Wentzville eighth-grader joins Wreaths Across America effort to place wreaths on veterans’ gravestones
By Brett Auten
Amber Scheulen is on a mission.
Scheulen and the rest of the members Wentzville Civil Air Patrol Squadron have teamed up with Wreaths Across America, an organization whose mission is to remember, honor, and teach, in coordinating wreath laying ceremonies in December at Arlington National Cemetery as well as veterans’ cemeteries and other locations in all 50 states and beyond.
“We are not here to decorate graves,” Karen Worcester, Executive Director of Wreaths Across America said. “We’re here to remember not their deaths, but their lives.”
Each wreath is $15 and the Wentzville Civil Air Patrol Squadron has set a goal of 500 wreaths for 500 veterans and are asking for a donation to help them ensure every fallen veteran’s gravestone is graced with a green wreath this December.
“They watched over us, now let us watch over them,” Scheulen said. “Help us remember and honor our fallen heroes.”
Scheulen, 13, is an eighth grader at Hollenbeck Junior High. She is an Airman First Class and has been in Civil Air Patrol for nearly a year-and-half with a focus on leadership, responsibility, and most of all teamwork.
“With a team, I know I am not alone and in teamwork almost anything is possible and will happen with greater impact,” she said.
The deadline for the project is Dec. 1. When you donate to Wreaths Across America, your money sponsors a wreath first and foremost. Eighty-six cents of every dollar donated goes toward wreath sponsorships, shipping costs not covered by trucking partners and fundraising group paybacks. Wreaths Across America operates on the remaining margin, keeping overhead low and paying wages to just eight full-time employees with the executive director and chairman taking zero salary.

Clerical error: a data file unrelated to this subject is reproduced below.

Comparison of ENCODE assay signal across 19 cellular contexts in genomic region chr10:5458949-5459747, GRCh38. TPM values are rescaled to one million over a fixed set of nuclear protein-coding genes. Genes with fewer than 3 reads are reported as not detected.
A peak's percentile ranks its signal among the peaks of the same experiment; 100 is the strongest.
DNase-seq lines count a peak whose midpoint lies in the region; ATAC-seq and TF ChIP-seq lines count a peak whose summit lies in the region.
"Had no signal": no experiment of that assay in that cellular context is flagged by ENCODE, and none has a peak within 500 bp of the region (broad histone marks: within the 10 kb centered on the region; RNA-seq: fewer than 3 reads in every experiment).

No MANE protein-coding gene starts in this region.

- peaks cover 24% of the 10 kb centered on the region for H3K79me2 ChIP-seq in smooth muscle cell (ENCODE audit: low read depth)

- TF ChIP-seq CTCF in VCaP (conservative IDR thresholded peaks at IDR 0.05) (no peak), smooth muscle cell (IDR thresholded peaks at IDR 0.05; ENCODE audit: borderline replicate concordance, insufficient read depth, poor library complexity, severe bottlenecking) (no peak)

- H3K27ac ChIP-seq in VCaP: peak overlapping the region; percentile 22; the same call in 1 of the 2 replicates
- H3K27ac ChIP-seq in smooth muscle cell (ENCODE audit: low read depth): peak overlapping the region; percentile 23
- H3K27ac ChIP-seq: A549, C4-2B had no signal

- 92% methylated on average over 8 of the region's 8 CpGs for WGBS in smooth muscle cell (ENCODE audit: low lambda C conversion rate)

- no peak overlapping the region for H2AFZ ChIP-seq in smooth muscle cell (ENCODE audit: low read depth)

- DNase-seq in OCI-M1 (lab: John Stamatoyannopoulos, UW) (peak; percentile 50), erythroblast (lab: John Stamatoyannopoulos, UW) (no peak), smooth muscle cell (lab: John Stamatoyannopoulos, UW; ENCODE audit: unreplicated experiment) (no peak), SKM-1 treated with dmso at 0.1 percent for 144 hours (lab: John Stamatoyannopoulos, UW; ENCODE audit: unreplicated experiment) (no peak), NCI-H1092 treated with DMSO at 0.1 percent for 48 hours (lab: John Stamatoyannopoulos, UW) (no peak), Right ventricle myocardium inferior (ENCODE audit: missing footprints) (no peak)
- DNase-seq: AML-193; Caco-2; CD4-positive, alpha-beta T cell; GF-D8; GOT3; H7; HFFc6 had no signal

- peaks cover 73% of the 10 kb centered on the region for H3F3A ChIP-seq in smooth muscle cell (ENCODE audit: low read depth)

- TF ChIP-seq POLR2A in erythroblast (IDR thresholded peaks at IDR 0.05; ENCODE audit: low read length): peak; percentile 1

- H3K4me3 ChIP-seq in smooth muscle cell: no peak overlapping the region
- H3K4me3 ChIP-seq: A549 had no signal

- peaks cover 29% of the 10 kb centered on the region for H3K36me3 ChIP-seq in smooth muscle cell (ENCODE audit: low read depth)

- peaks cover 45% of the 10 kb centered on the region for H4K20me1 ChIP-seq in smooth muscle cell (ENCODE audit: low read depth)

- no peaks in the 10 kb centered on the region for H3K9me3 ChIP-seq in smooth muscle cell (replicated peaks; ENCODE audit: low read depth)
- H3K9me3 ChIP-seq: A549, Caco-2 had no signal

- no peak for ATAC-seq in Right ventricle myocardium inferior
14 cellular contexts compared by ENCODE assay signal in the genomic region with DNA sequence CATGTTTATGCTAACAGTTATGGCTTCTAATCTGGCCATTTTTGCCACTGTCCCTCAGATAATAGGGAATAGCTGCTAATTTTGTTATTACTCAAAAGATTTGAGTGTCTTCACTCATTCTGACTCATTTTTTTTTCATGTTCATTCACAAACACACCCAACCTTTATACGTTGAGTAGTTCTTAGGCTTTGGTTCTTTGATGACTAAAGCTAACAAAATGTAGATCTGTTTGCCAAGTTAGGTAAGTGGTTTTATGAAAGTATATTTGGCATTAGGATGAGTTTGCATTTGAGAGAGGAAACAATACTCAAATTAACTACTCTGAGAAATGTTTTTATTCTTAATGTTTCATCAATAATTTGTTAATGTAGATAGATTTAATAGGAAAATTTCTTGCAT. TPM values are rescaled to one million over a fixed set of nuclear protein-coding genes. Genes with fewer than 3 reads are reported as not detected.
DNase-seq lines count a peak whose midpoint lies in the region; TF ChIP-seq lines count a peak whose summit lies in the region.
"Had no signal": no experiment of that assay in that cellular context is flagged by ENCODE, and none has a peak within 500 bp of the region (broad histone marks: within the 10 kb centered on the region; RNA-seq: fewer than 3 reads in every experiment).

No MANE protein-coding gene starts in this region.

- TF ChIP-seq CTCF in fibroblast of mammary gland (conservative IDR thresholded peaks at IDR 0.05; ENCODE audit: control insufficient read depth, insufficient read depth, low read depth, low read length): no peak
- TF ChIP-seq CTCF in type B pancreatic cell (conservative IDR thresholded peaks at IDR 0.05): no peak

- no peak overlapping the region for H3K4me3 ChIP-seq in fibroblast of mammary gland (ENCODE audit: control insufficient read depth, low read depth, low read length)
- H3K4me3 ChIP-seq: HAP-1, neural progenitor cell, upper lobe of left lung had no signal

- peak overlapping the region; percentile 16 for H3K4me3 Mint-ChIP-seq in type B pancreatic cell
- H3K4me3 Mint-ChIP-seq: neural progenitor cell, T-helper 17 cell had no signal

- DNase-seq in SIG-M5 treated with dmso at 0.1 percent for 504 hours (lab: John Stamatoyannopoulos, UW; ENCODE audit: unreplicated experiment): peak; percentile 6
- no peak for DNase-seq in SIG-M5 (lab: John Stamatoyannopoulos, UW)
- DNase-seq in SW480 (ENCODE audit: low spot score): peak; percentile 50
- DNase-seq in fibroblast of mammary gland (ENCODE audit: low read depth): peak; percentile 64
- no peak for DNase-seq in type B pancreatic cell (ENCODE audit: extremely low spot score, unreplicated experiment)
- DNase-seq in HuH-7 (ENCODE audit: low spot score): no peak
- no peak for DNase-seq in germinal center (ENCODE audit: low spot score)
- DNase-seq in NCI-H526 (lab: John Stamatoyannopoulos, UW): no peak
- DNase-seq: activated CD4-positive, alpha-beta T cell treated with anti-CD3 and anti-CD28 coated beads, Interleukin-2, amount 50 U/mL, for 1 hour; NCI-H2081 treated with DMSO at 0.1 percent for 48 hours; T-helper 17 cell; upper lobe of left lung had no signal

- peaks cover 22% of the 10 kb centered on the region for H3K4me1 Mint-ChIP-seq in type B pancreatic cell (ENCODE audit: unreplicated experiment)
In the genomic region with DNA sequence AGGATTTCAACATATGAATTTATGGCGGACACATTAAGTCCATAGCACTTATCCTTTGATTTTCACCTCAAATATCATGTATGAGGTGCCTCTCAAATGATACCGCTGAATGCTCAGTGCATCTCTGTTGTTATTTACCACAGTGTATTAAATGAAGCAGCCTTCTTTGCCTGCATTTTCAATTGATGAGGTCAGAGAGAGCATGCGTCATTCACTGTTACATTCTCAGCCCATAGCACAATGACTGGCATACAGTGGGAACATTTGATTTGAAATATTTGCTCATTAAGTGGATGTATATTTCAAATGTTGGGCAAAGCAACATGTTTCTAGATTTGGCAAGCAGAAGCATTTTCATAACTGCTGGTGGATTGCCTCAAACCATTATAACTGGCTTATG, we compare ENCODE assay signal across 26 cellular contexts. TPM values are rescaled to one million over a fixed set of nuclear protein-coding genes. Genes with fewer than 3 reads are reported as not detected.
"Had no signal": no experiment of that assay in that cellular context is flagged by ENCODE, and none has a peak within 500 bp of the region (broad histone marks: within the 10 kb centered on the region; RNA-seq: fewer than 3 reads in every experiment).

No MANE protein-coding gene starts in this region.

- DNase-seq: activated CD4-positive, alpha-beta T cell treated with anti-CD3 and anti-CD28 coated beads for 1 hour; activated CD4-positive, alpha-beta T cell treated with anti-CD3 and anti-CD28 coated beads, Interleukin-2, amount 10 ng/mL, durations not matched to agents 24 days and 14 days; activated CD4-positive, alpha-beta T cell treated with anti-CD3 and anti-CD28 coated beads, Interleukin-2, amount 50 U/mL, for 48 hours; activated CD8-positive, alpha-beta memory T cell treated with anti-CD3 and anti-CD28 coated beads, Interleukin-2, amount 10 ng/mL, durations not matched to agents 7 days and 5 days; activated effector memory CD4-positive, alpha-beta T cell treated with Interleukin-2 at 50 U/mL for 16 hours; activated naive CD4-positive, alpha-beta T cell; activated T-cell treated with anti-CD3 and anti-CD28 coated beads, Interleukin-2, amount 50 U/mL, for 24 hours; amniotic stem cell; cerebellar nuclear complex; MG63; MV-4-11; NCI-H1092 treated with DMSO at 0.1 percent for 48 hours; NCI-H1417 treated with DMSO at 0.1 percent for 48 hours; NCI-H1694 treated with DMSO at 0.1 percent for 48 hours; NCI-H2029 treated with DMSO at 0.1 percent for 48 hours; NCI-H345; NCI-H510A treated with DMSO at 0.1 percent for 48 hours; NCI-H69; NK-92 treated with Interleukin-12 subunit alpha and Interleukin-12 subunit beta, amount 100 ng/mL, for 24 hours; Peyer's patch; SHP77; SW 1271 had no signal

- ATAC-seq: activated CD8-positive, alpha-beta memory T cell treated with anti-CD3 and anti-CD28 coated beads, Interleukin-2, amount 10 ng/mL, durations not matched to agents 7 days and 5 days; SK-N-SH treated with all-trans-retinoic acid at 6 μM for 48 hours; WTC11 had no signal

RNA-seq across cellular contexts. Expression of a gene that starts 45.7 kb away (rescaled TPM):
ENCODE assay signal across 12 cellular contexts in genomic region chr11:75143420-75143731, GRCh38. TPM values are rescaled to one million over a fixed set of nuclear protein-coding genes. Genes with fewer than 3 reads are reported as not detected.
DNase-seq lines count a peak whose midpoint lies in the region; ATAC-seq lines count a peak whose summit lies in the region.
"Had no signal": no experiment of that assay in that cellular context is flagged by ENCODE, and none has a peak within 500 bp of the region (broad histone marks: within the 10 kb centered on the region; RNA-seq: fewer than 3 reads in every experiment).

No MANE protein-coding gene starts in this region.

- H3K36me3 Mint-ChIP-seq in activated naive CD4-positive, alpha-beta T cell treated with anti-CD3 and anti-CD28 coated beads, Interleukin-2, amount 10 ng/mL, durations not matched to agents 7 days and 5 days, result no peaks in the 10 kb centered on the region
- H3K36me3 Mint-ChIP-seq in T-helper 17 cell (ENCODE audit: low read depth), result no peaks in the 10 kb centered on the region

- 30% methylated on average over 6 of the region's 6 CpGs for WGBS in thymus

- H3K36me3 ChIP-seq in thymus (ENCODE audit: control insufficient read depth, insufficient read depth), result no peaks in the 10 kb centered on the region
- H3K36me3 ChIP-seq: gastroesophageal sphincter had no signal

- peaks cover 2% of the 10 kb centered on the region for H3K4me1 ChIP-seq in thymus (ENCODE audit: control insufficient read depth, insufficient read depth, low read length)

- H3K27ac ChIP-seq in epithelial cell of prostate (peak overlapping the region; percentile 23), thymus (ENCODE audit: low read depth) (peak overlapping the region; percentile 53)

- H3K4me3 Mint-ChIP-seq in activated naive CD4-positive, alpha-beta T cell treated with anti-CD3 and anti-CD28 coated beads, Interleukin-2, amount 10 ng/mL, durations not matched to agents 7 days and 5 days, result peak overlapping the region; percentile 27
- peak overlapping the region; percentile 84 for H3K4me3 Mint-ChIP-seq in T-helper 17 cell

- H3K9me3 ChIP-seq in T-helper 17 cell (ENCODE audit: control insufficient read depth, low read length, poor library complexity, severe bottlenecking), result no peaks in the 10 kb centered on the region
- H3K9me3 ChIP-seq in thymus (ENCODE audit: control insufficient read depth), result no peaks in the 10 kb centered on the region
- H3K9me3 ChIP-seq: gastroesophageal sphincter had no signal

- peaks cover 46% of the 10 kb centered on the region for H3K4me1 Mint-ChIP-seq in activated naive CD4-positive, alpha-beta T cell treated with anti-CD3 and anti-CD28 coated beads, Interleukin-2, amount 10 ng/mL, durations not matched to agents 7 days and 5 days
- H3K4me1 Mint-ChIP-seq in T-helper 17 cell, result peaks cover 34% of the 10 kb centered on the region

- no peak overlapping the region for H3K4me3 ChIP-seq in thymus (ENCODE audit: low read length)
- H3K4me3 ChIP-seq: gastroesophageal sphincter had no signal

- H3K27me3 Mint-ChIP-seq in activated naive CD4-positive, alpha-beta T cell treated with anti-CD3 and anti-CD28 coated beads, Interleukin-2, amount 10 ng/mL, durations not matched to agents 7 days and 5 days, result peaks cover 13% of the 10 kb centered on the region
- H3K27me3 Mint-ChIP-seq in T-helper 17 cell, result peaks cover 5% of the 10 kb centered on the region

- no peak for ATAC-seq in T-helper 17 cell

Last year, the Wentzville Civil Air Patrol teamed up locally with the Legion Riders from American Legion Post 323 to honor neighbor veterans’ graves at Eternal Peace Cemetery, St. Patrick’s Catholic Church Cemetery, and Linn Cemetery in Wentzville. At the ceremony, the Wentzville squadron will lock in alignment, and along with a color guard, honor and place a wreath on the grave while saying the veteran’s name aloud.
Scheulen and her squadron have been contacting local businesses and reaching out to family members. As of last week, she had sold 20 wreaths. Her great-grandfather was a World War II Air Force veteran and her grandfather, a former police officer, has been helping spread the word.
“Many of the businesses have not responded yet,” she said. “A few have donated some wreaths.”
National Wreaths Across America Day is set for Dec. 17 and also planned is a week of events including international veteran’s tributes, ceremonies at state houses and a week-long Veteran’s Parade between Maine and Virginia.
“I heard that the Civil Air Patrol can help you get into the Air Force,” Scheulen said. “I want to be an Air Force engineer. I’m pretty sure I’m the only one in my school that’s in a civil air patrol.”
Scheulen has shared her experiences with classmates where the overwhelming response has been that of wonder.
“Some are like, ‘wow’, when I’ve told them that I have flown a plane,” she said. “I haven’t taken off or landed but once in the air I have taken over the passenger seat controls and they let me do a few turns and get the plane up to our destination height. It was really cool.”